ASBPA is helping to address top management challenges in coastal communities across the Southeast U.S. High tide flooding has become a major concern to tourism-based and residential coastal communities. A widespread network of water level monitoring stations is needed to improve coastal resilience.
ASBPA’s 5-year “Southeast Coastal Communities Water Level Observation System” project has been funded by SECOORA (Southeast Coastal and Ocean Observing Regional Association), which is a member of the US Integrated Ocean Observing System, and part of NOAA. ASBPA is leading one of four teams selected to create a new regional water level network. The project will engage 40 of ASBPA’s member communities to install low-cost sensors to fill gaps between federal tide stations. ASBPA is seeking funding to expand this project on a national scale.
“Community demand for local water-level data has exceeded expectations,” said Dr. Nicole Elko, ASBPA Science Director. “Managers have elected to install sensors on their estuarine shorelines, where chronic and episodic flooding is most severe.”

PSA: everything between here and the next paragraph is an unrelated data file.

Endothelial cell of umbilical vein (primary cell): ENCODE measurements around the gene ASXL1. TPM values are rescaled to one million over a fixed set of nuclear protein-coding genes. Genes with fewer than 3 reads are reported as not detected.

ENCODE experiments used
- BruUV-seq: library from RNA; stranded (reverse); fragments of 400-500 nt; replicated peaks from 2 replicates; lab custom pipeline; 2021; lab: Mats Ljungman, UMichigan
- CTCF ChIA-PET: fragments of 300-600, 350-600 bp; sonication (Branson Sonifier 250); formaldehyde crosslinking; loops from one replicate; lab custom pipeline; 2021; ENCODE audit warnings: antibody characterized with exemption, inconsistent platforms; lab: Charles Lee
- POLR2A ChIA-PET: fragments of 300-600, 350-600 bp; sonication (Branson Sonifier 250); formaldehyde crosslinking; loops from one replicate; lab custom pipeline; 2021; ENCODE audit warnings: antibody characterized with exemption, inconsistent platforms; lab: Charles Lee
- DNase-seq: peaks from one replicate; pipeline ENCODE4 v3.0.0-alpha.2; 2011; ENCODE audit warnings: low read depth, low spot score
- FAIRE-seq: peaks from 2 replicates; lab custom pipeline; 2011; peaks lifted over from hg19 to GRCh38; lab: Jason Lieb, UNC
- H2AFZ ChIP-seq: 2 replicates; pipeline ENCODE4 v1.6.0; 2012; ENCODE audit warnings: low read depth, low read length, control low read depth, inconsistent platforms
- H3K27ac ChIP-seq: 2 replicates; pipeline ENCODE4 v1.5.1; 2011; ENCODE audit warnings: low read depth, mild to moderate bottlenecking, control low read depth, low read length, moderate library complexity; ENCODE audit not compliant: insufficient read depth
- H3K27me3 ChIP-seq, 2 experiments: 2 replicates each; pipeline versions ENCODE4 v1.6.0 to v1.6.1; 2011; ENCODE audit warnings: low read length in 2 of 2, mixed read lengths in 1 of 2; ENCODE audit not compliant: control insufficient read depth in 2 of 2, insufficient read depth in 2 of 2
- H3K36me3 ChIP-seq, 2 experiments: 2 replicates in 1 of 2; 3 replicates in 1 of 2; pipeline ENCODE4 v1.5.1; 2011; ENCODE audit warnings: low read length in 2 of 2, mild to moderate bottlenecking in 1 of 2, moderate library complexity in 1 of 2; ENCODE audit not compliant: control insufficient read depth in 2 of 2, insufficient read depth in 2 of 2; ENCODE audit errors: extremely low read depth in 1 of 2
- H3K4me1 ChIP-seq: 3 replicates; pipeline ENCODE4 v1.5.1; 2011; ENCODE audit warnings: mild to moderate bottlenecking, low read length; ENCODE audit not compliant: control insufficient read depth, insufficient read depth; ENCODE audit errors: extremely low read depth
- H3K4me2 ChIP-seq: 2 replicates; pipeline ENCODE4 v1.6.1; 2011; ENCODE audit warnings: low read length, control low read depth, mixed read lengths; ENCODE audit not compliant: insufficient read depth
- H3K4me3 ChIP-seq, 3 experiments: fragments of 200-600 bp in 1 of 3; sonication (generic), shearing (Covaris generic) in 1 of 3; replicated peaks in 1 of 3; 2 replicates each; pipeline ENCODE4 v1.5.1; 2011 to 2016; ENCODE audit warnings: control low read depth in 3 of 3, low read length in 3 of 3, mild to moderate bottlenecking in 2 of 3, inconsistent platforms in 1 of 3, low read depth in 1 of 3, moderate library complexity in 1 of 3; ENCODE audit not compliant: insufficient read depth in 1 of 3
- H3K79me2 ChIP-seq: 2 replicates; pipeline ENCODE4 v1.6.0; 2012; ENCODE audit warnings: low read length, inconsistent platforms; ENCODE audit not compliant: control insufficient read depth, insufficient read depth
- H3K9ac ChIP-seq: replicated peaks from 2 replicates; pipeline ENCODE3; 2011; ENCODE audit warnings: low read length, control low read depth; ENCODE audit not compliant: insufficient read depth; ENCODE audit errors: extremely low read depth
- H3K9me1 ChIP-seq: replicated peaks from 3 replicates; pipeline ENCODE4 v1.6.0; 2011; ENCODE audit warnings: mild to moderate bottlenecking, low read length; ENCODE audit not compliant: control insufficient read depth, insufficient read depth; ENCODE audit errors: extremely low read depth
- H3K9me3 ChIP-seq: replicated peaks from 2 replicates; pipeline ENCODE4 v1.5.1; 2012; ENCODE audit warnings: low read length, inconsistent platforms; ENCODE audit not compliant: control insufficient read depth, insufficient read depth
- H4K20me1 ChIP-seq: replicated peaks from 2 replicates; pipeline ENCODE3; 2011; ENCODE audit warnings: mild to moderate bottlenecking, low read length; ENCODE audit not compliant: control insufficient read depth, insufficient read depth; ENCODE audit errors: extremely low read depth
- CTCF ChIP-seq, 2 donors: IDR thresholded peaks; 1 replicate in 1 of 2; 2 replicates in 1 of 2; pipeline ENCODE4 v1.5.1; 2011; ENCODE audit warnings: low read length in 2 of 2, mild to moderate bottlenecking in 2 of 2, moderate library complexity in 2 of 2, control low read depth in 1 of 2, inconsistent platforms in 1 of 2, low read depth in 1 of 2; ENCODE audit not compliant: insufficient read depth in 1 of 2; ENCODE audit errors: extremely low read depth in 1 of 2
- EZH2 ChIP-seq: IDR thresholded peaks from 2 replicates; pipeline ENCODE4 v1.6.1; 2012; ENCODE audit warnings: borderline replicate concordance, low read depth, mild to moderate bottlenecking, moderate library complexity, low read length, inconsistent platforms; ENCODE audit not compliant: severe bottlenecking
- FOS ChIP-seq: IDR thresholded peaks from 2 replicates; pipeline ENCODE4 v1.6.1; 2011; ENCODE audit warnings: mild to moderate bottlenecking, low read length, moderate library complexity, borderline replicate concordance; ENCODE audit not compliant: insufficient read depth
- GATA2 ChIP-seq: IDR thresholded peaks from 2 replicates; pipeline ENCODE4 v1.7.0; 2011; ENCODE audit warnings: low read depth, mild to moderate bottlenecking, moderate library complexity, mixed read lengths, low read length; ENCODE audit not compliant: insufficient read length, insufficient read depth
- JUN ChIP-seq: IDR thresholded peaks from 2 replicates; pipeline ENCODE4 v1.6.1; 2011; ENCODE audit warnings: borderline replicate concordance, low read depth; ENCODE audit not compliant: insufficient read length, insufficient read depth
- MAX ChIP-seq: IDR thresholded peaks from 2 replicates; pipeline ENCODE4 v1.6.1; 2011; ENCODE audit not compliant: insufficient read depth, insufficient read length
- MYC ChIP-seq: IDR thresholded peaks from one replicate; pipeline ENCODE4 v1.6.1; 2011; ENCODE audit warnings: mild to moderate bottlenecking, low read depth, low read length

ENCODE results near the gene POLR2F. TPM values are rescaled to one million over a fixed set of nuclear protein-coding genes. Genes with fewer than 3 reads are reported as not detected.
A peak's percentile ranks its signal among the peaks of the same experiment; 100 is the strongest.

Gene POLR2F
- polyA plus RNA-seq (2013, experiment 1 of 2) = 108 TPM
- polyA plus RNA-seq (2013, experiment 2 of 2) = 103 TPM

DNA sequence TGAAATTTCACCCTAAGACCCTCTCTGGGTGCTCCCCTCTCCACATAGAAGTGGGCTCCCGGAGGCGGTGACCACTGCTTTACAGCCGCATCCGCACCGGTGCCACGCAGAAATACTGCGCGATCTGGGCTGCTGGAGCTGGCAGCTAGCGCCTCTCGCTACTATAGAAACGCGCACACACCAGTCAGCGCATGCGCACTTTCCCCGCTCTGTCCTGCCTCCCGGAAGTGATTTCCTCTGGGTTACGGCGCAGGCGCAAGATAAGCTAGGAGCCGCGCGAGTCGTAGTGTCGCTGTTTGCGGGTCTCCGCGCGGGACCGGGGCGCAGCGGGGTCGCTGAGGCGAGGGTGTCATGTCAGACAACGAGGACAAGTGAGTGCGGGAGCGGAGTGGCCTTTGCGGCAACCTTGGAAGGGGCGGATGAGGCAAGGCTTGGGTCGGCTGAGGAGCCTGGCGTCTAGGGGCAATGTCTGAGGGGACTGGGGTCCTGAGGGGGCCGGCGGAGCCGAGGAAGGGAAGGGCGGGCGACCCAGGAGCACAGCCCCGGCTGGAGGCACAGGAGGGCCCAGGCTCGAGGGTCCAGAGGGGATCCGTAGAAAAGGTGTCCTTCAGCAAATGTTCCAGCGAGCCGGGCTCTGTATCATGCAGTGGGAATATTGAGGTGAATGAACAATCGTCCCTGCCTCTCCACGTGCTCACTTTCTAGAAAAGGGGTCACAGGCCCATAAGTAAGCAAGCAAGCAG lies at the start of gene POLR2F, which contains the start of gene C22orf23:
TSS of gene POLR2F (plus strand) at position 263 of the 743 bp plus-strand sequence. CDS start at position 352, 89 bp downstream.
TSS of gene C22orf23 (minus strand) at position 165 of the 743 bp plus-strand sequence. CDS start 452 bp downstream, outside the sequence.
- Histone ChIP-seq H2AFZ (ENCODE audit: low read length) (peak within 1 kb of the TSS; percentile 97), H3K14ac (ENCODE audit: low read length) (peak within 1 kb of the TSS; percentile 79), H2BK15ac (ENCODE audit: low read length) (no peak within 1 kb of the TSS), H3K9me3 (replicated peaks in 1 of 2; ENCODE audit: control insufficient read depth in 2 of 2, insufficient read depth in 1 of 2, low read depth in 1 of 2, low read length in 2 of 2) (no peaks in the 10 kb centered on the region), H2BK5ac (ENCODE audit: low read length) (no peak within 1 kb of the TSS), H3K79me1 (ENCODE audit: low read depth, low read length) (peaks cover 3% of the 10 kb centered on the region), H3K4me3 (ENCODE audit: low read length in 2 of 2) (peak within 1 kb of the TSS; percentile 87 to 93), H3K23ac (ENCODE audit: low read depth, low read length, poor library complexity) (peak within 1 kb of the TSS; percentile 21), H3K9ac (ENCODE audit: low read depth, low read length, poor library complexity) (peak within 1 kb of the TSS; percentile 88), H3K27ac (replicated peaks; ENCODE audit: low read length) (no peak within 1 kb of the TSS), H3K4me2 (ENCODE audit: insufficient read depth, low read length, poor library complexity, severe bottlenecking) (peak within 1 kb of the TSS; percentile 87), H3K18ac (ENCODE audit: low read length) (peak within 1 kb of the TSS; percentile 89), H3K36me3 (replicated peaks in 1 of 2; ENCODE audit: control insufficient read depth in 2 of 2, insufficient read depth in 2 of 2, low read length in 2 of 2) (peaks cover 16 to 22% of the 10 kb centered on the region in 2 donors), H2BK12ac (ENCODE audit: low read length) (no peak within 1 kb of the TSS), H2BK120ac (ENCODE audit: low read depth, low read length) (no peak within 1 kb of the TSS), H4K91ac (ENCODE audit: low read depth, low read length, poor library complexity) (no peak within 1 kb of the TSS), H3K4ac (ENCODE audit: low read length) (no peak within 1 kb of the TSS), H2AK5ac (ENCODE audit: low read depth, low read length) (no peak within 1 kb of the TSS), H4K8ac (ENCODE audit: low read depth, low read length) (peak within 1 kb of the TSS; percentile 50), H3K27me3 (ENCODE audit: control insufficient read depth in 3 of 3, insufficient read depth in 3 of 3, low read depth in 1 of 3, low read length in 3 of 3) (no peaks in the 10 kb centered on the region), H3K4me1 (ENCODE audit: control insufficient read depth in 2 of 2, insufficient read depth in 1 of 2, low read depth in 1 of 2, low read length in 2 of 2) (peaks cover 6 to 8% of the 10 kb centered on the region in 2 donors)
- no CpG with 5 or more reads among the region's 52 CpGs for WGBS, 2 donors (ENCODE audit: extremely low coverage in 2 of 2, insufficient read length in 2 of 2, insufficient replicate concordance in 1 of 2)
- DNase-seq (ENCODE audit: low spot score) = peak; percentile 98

The project will provide real-time water level data, tide predictions, and flooding alerts to coastal communities. The data will be used to plan for and respond to flood emergencies and design resilience strategies for sea-level rise and the projected increase in flooding. The ASBPA is collaborating with Hohonu, Inc., a technology startup that provides environmental water level monitoring to help communities adapt to climate change.
“We’re excited to participate in the SECOORA project with ASBPA,” said Linda Laird, Chair, Captiva Community Panel’s Sea Level Rise Committee. “The closest NOAA gauge is 25 miles away on the Caloosahatchee River near Fort Myers. Now Captiva has real-time data on water levels.”
As the water level sensors are installed, data will become available online at Hohonu’s website. Sign up for a free account to view the data and community-defined critical elevation thresholds. Ultimately, data will be accessible on SECOORA’s website.